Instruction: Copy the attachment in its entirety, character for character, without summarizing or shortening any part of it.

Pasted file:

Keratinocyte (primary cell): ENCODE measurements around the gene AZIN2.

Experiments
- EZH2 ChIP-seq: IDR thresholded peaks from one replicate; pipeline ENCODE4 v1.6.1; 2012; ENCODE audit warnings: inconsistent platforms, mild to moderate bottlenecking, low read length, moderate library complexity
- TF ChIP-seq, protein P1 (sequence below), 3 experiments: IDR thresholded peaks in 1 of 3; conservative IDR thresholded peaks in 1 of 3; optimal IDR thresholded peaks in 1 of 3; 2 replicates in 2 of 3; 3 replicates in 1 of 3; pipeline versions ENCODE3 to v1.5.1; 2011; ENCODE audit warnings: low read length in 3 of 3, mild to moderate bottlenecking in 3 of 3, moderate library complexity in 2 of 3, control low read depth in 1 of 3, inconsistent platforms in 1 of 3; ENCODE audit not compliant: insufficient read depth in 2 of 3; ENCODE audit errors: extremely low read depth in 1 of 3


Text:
Keratinocyte (primary cell): ENCODE measurements around the gene AZIN2.

Experiments
- EZH2 ChIP-seq: IDR thresholded peaks from one replicate; pipeline ENCODE4 v1.6.1; 2012; ENCODE audit warnings: inconsistent platforms, mild to moderate bottlenecking, low read length, moderate library complexity
- TF ChIP-seq, protein P1 (sequence below), 3 experiments: IDR thresholded peaks in 1 of 3; conservative IDR thresholded peaks in 1 of 3; optimal IDR thresholded peaks in 1 of 3; 2 replicates in 2 of 3; 3 replicates in 1 of 3; pipeline versions ENCODE3 to v1.5.1; 2011; ENCODE audit warnings: low read length in 3 of 3, mild to moderate bottlenecking in 3 of 3, moderate library complexity in 2 of 3, control low read depth in 1 of 3, inconsistent platforms in 1 of 3; ENCODE audit not compliant: insufficient read depth in 2 of 3; ENCODE audit errors: extremely low read depth in 1 of 3